The Letters were published in 1869, when Daudet was nearly 30. From 1875 to 1890 he was the most successful author in France, the centre of a remarkable circle that included Flaubert, Zola, Maupassant and Goncourt – as well as Ivan Turgenev, the Russian novelist cosily ensconced with the opera singer Pauline Viardot and her husband. Maybe the qualities that endeared his work to contemporaries – a raconteur, seducing, charming, holding his audience – now stand in the way of his resurrection, but such works as the picaresque Tartarin de Tarascon, the doomed contemporary love stories of Fromont and Risler and Sapho, the sarcastic anti-establishment polemic of L’immortel, are a substantial and less grim counterpart tot he darkening realism of the late century, and were hugelya dmired by the likes of Dickens, Henry James, even Joseph Conrad. The strain of allegory that began with the Letters (even with poor Blanquette) continues throughout: there is a marvellous, grimly hilarious scene in Sapho where the narrator playfully gathers up his beloved and bounds up the stairs to their flat; by the third floor he is wheezing like a piano-mover, while the girl dreamily murmurs her delight, and the last few steps ‘seemed like a gigantic staircase whose walls and narrow windows turned in an endless spiral; it was no longer a woman he hefted, but something crushing, horrible, suffocating…’ It’s like Zola, but with laughs.
After moving to Paris from the south as a shoeless 17 year old, Daudet had a remarkable success with a poetry collection – Les amoureuses– which caught the fancy of the Empress, resulting in a useful secretarial job with the Duc de Morny. He plunged into the regular libertine life of the Second Empire and, like most of his friends, caught syphilis. At the age of 45 the disease suddenly resurfaced in its ghastly tertiary variety as tabes dorsalis, a crushing affliction of the spine and nervous system. Daudet said he aged 20 years in a week – the years from 45 to 65, just gone! – and over the next years, in atrocious suffering, he made notes for a book he never wrote called La Doulou– the Provençal word for pain. Even though these notes and observations never became more than that, they form an unsparing, unsentimental, sometimes even comic account of slow death, written without a trace of self-pity, a testament to an extraordinary lovable and generous character.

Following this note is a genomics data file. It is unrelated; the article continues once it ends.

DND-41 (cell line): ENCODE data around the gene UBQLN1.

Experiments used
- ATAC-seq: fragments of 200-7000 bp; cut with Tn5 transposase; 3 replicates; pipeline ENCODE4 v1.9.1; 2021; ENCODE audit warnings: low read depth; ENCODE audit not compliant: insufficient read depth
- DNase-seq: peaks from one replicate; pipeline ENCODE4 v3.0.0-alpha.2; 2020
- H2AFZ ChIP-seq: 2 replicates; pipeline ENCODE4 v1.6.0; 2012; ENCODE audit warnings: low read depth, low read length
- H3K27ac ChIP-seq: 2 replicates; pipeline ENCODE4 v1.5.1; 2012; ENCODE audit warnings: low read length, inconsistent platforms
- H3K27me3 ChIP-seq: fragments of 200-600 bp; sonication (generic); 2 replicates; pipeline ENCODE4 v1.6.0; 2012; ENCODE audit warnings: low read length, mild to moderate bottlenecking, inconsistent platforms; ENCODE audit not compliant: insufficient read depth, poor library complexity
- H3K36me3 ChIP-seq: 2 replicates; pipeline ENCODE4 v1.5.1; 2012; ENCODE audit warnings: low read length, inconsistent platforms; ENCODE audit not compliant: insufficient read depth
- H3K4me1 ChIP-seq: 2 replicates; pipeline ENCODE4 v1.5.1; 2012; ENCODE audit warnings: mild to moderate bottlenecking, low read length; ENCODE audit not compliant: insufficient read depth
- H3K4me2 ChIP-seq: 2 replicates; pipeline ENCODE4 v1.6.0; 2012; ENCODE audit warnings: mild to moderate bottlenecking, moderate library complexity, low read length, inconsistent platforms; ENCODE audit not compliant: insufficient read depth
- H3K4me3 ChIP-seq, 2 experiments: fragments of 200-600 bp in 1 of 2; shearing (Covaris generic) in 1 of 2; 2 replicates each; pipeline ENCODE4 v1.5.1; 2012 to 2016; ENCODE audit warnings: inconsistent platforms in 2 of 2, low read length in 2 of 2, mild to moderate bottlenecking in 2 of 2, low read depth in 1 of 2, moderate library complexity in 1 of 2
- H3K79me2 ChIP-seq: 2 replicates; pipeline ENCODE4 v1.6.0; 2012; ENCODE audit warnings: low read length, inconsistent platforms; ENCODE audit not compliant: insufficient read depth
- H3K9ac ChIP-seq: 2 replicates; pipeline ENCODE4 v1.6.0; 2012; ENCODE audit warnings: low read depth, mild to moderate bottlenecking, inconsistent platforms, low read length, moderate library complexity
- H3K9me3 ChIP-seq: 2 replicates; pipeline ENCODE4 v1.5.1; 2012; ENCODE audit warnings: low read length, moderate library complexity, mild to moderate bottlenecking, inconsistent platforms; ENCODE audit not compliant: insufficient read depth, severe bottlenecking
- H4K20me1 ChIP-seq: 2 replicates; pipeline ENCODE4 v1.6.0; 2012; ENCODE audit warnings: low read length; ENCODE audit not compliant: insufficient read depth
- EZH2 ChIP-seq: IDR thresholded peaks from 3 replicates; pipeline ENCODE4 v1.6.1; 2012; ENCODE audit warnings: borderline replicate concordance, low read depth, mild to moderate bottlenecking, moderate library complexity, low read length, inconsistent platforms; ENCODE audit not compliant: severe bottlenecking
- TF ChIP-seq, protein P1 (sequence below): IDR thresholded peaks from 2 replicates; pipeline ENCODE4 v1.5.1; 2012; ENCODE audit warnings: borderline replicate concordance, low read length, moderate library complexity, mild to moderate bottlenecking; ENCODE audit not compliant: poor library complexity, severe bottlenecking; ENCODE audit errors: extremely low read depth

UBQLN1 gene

It is a chronicle of suffering borne with immense grace. Daudet said ‘suffering is nothing, the point is to prevent those you love from suffering’. Intensely aware that while pain is always surprising, always new to the patient, it is immensely repetitive and tiresome to everyone else, he would rouse himself from the stupor of endless agony (and the constant injections of morphine and chloral he needed for momentary relief and sleep) to charm and entertain his family and guests. One must treat pain like an unwelcome house-guest, and pay it as little attention as possible; in some ways, pain is actually preferable to the racking thoughts that beset the sufferer in moments of reprieve: ‘I prefer simply to suffer – pains stops me thinking,’ he writes. The treatments he underwent at the hands of the pioneering neurologist Jean-Martin Charcot were as much torture as the disease, notably the ‘Seyre suspension’: being repeatedly hung up, in Daudet’s case by the jaw, for several minutes (this was intended to stretch the spine and allay the ataxia); ‘…a terrible pain in my back and neck, as if all the marrow was melting… No observable benefit…’
He called himself ‘a machine for feeling’, and Daudet’s unsparing eye, the same eye he brought to the sunlight, scents and sounds of Provence, remains undimmed and merciless. (Actually the diminutive writer was severely myopic, once talking for half an hour to a chair with a coat thrown over it which he mistook for his friend Goncourt). What comes over most strongly is the degree to which Daudet was ‘heroically unheroic’, as Julian Barnes, who translated La Doulou, puts it, and how his already sweet nature took on almost angelic qualities during this martyrdom. The young Marcel Proust was awestruck by the saintly goodness of ‘the beautiful sick man’, ashamed of his own paltry sufferings that made him deaf and blind to life and other people.
But even Daudet – although he never succumbed to the insanity that possessed his brother sufferers like Maupassant – gave up writing these notes in his last couple of years, part of the invisible martyrology of the disease. He died at the age of 57, and his last months were dedicated to his quest to cheer and hearten his family and fellow-patients at the sanatoriums where he was treated – to remain as his Letters had first revealed him: ‘a vendor of happiness’.